Subscriber Account active since. You will probably have heard this classic piece of dating advice thousands of times: Play hard to get. It’s a common belief that acting aloof and unavailable will drive someone crazy, and right into your arms. If you’re looking to attract men, this course of action is considered particularly effective. But if scientific research is anything to go by, it’s nonsense. In the s, a series of studies led by American psychologist Elaine Hatfield looked into whether playing hard to get really works. Social psychologist Viren Swami highlights the findings in a blog post for Refinery In one study, male participants were told to phone up a woman who had been selected with a dating service and ask her out. Half the time, the woman would be busy and dismissive until finally accepting, and the other half of the time she would enthusiastically accept the invitation. The men didn’t seem to prefer the women who had less free time.
Playing hard to get; a scientific appraisal
New American research has found that playing hard to get might be one of the riskier tactics used in dating, but it could actually help you snag a partner. Carried out by a team from the University of Rochester, along with the Israeli-based Interdisciplinary Center Herzliya, the new study recruited women and men. These participants were split into three different studies that looked at their interactions with the opposite sex.
Are you into her, but just not getting the feedback you’d expect? Dating Expert Brooke Lewis schools us on how to handle “hard to get.”.
Sign Up! Men apparently, love the chase. We browse through a plethora of guides on dating and almost each one tells us to present ourselves as a challenge. Because playing hard to get is definitely regressive and messing it all up, for women. This whole shady concept comes from the scientific fact that the pursuit of sex stimulates the reward centre in our brains. Apparently, buying your affection with gifts and flirting elevates the dopamine levels in men who, as a matter of fact, thrive on this feeling!
Playing Hard To Get Doesn’t Work But This Will
Dating Games: Playin Now, any good general will tell you every battle requires a sound strategy. Similarly, many people employ their own strategies and approaches when it comes to attracting and chatting up that special someone.
Birnbaum and Reis found that: Participants who interacted with the more selective online dating profile (thus making the insider harder to attract).
New research just published in the peer-reviewed journal Personality and Individual Differences looks at the psychological underpinnings of making yourself seem more desirable by withholding obvious signs of romantic interest. Attachment style, usually formed in childhood, falls into the primary categories of secure or insecure people with an insecure attachment style are usually classified as anxious or avoidant. Overall, the researchers found that women and people with insecure attachment styles tended to play hard-to-get more.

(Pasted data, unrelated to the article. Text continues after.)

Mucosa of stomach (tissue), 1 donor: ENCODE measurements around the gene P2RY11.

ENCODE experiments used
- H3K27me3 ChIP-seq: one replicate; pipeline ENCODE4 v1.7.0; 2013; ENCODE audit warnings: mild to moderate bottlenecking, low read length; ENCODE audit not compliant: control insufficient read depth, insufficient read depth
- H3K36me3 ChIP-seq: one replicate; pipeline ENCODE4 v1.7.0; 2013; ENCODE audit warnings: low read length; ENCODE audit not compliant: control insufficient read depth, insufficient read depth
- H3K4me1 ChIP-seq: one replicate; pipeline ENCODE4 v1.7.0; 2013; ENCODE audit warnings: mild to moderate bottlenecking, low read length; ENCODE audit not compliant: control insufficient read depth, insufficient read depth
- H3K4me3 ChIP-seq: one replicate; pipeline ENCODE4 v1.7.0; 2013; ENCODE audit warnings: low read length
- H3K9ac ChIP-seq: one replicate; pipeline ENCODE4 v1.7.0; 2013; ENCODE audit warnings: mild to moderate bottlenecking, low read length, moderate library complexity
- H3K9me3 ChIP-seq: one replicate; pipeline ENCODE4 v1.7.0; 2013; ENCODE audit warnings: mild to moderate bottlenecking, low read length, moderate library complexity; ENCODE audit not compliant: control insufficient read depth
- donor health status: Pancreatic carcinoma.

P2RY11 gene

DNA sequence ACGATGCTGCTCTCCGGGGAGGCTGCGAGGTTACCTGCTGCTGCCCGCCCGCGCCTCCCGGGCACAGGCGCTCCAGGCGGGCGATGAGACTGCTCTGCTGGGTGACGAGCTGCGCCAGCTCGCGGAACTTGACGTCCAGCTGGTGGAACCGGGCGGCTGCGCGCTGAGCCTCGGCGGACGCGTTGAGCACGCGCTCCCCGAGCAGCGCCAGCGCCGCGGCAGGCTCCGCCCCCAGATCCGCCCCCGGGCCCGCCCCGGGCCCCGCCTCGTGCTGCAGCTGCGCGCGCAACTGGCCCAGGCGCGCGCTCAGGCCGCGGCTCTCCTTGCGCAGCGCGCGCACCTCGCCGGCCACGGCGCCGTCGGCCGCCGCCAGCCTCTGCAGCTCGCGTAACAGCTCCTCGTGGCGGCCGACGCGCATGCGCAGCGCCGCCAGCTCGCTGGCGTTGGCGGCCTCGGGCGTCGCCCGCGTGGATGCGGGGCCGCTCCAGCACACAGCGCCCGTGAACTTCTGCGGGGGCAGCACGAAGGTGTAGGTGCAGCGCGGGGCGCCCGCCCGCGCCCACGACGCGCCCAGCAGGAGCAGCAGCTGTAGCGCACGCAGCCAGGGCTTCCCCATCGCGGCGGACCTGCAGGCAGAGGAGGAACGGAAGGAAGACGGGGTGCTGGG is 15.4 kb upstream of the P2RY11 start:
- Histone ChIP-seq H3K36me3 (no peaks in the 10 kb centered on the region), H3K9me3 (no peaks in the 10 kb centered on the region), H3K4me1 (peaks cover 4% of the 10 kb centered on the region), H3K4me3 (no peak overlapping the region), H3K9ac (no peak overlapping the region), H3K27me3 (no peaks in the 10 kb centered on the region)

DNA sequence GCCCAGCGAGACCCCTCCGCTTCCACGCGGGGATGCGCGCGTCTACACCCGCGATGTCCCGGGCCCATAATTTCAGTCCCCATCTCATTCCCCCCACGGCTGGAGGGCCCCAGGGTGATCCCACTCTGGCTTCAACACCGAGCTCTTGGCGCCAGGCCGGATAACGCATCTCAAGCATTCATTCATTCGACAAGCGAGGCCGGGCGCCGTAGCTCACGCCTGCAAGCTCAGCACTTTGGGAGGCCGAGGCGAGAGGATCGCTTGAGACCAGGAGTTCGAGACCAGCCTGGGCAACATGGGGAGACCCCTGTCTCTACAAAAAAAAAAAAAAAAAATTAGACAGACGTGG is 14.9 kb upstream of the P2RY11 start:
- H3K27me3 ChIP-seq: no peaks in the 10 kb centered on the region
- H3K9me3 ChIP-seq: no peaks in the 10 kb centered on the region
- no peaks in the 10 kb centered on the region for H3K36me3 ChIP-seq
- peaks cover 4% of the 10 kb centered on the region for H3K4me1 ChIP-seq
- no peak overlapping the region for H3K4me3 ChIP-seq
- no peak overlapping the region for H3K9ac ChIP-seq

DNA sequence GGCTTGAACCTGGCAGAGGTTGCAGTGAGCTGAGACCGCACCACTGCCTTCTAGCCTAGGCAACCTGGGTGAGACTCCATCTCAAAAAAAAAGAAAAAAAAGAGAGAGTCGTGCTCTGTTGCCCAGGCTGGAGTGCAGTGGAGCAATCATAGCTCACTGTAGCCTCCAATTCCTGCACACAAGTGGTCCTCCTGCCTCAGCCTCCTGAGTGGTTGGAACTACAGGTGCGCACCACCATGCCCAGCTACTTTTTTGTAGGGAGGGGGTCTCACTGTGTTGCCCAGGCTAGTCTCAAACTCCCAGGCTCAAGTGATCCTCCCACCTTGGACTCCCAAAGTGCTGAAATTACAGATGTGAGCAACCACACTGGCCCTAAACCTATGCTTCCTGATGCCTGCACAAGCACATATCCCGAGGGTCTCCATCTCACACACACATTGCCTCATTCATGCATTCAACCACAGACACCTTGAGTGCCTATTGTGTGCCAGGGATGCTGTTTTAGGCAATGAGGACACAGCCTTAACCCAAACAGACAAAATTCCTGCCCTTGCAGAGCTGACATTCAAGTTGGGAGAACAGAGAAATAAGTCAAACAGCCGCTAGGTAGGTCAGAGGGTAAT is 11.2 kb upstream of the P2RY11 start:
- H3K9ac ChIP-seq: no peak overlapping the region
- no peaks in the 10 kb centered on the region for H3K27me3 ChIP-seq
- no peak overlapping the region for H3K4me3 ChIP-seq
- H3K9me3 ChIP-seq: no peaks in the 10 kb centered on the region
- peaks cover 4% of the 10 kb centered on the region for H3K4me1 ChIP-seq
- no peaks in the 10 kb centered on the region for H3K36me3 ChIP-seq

Avoidant people tend to be playing hard-to-get, and anxious people are pursuing them. Across four studies involving over participants, the authors examined links between attachment style and hard-to-get strategies. Among their findings:. According to the authors, their study sheds light on how people with avoidant and anxious attachment styles manage their psychological vulnerabilities.
Put another way, our behavior in trying to find mates and partners is rooted in early life experiences. For people with insecure attachment styles, Gillath said playing hard-to-get, or chasing an aloof potential mate, are efficient approaches for securing intimacy, romantic relationships and sex. For other people, playing hard-to-get is less a romantic strategy and more of a survival instinct.
The side that is less invested has more power.
Does playing ‘hard to get’ work?
Here are 4 reasons why we are so over playing hard to get:. Ask personal questions, use their name frequently or share something about yourself with them. Catch up and create the base for a deep connection by ditching the tired and old practice of playing hard to get. Your consent is not required to make a purchase. It’s Just Lunch is the world’s 1 personalized matchmaking service.
Playing hard to get can be both an effective yet incredibly frustrating as a dating tactic. EliteSingles turned to science to try and better understand it.
Playing hard to get is a flirtatious, natural, fun, sometimes difficult and intimidating course of attack. It is exhilarating when your suitor works for your attention; after all, nothing absolutely spectacular was ever easily accessible. And both the chase and catch feel good! Working the confidence trump card shows you have your priorities in line and know what you want.
Pulling it out of the deck and revealing it at the right time is just plain old attractive. Researchers studied the question: “When does playing hard to get increase romantic attraction? The study involved two experiments to find out how playing hard to get influences certain situations. Below is the proof from the study that playing hard to get actually works, and if you learn how to play the game right you will be quite successful.